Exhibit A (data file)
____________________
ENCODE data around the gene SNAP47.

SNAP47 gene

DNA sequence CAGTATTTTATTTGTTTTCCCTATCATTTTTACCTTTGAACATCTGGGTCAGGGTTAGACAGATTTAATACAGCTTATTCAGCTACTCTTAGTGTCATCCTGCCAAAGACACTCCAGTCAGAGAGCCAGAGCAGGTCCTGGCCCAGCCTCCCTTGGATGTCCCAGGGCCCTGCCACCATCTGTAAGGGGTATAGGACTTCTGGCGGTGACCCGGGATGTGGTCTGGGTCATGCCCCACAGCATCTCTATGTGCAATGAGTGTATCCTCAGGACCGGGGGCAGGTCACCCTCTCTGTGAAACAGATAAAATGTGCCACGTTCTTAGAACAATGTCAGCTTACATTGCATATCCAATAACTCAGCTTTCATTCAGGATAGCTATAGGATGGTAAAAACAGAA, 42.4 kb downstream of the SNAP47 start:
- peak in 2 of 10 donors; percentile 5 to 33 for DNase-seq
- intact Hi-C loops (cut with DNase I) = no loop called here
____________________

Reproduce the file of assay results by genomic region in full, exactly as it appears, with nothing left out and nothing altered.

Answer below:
ENCODE data around the gene SNAP47.

SNAP47 gene

DNA sequence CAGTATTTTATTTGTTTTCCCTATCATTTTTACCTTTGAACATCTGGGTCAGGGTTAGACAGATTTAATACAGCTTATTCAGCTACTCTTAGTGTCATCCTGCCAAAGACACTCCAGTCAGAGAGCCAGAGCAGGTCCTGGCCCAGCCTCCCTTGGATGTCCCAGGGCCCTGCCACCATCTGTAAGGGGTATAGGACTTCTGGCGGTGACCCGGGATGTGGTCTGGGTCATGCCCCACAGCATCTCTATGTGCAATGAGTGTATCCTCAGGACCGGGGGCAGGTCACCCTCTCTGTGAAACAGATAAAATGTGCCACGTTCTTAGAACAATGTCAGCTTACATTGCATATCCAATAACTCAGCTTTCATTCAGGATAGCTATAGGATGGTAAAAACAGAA, 42.4 kb downstream of the SNAP47 start:
- peak in 2 of 10 donors; percentile 5 to 33 for DNase-seq
- intact Hi-C loops (cut with DNase I) = no loop called here